Laparoscopic Sleeve Gastrectomy: Early Outcomes At a Military Training Center

Background: Laparoscopic sleeve gastrectomy (LSG) has recently gained support as a single-staged and stand-alone bariatric procedure. Reports of excess weight loss of 51-83%, reduction in patient co-morbidities, and decreased operative morbidity compared to laparoscopic gastric bypass have garnered support for LSG. This study represents an initial outcome analysis of LSG performed solely at a military treatment center.

Methods: This study is a retrospective analysis of all patients receiving LSG from the procedures initial inception at Dwight D. Eisenhower Army Medical Center from September 2007-October 2008. The patients were planned for a stand-alone procedure with conversion to a Roux-en-Y gastric bypass if there was an arrest of weight loss.

Results: 41 patients (76% female) received LSG over this time period with a mean BMI of 45.5 ± 6.2 (Range 35.1-58.3). The average age was 48.5 ± 13.0 years and 15% were classified with an American Society of Anesthesiologist physical status score of III or IV. 48% had diabetes mellitus and 68% of patients had hypertension. The mean and median length of operation was 130 ± 48 and 119 minutes and resulted in an average length of hospital stay of 2.47 ± 0.75 days. The mean percentage of excess weight loss was 16.0 ± 6.25% at 1 month, 27.5 ± 7.6% at 3 months, and 41.2 ±13.9% at 6 months from surgery. One or more of either preoperative diabetic or hypertensive medications were discontinued at one month postoperatively in 16.7% and 14.3%, respectively. Incidence of major complications occurred in 9.6% of patients in this study to include one death (2.4%) and three readmissions.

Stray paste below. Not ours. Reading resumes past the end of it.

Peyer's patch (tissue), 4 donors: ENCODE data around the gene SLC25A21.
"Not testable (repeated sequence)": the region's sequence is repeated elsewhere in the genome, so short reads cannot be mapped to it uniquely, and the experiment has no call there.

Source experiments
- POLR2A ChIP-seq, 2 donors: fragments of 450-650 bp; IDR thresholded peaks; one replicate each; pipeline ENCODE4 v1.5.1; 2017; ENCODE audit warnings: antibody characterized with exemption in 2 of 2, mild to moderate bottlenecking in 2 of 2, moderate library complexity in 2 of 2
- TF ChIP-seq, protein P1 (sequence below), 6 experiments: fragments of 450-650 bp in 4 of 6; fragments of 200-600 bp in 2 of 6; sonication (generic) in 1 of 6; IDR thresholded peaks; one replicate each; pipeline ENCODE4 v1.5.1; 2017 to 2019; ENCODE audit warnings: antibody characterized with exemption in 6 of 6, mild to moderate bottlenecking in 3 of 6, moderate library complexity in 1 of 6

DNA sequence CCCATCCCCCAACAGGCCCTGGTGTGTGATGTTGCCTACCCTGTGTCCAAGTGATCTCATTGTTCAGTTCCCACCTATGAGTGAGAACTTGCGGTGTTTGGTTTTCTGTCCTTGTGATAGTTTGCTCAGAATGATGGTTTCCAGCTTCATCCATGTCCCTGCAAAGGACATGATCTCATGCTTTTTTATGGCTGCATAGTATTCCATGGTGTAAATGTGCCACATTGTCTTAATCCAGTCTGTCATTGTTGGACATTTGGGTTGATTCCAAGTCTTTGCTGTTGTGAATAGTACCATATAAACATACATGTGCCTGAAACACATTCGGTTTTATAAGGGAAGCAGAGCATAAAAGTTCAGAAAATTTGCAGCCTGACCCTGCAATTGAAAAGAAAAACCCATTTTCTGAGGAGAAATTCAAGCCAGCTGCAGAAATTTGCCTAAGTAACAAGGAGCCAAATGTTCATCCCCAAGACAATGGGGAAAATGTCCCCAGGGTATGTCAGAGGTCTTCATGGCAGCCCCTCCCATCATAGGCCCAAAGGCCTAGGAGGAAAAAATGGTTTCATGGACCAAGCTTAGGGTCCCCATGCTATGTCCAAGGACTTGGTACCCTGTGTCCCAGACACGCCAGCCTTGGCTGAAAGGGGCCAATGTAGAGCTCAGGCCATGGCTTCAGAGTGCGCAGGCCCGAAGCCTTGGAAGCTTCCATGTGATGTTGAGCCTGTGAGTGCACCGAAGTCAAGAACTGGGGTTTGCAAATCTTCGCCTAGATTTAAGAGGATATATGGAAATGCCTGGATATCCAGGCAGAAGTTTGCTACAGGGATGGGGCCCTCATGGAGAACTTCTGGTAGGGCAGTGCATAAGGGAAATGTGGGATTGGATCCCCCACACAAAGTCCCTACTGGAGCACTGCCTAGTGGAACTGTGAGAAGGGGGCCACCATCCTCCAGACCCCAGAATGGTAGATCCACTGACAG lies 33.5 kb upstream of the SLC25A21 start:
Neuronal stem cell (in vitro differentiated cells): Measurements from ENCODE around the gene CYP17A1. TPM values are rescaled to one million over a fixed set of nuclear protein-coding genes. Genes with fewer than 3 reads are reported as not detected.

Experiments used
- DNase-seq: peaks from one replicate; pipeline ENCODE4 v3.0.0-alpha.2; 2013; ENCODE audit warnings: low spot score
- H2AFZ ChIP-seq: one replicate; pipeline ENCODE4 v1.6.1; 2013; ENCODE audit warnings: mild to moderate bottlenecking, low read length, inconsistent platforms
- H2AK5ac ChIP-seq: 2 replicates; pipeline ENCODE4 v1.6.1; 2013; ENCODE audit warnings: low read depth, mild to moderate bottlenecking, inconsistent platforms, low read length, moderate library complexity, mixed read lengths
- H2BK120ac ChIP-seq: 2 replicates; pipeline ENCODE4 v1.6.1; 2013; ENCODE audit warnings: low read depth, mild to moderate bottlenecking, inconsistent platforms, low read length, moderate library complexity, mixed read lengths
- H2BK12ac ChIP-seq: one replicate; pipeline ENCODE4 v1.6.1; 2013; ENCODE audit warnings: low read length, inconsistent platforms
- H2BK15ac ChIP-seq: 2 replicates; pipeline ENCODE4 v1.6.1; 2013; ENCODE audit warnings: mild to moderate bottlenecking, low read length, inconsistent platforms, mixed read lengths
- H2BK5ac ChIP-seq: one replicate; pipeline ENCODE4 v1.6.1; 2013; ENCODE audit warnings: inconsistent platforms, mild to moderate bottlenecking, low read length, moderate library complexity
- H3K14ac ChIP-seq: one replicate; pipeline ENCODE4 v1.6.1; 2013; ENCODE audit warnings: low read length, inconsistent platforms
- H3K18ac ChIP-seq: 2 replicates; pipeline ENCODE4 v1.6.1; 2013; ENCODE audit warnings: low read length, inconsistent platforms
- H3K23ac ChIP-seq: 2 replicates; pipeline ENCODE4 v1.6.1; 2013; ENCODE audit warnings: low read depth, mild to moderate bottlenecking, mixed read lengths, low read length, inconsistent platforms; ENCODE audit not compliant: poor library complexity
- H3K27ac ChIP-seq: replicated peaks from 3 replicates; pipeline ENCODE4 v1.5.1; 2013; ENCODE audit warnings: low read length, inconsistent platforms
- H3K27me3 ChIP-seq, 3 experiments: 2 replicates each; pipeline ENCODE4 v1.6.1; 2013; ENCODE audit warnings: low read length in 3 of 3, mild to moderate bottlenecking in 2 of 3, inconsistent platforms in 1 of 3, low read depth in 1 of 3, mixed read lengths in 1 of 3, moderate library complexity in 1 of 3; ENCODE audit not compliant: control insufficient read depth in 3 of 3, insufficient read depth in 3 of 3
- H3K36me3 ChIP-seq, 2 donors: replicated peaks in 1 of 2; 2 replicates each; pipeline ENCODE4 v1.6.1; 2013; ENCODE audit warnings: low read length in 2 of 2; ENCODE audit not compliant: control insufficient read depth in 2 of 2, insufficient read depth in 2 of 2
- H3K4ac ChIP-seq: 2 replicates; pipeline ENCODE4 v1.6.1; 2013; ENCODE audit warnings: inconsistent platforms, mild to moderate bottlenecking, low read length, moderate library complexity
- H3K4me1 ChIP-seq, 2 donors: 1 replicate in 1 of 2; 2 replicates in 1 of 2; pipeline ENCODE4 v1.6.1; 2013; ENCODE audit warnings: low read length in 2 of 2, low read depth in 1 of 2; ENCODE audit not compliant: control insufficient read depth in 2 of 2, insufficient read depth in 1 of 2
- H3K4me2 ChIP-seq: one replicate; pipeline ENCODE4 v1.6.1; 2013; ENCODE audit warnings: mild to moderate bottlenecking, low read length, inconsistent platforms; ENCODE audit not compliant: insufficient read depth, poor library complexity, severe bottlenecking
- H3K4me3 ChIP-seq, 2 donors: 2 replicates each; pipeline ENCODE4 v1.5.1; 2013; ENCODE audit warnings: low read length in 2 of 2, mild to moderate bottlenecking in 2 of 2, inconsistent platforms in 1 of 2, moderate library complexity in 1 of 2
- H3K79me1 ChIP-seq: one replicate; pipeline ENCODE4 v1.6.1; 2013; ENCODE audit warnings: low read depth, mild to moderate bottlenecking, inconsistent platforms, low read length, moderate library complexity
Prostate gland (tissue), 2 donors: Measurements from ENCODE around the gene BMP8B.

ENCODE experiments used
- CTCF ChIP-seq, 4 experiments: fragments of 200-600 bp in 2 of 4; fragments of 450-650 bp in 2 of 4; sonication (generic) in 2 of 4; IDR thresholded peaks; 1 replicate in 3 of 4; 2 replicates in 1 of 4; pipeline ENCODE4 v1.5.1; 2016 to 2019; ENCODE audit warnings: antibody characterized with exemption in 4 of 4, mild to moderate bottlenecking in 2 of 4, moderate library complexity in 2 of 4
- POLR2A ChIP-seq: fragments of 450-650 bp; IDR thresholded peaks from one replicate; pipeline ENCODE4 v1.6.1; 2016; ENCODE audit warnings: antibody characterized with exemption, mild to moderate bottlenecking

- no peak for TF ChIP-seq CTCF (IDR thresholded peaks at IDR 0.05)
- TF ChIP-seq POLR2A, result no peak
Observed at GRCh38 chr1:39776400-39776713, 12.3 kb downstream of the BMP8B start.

Conclusion: Early analysis of outcomes related to LSG as a single-stage bariatric procedure is promising with respect to morbidity, reduction of excess body weight and co-morbidities. As long-term outcome data is collected, the efficacy of this procedure as a sole bariatric procedure will be further characterized.

Session: Poster

Program Number: P026

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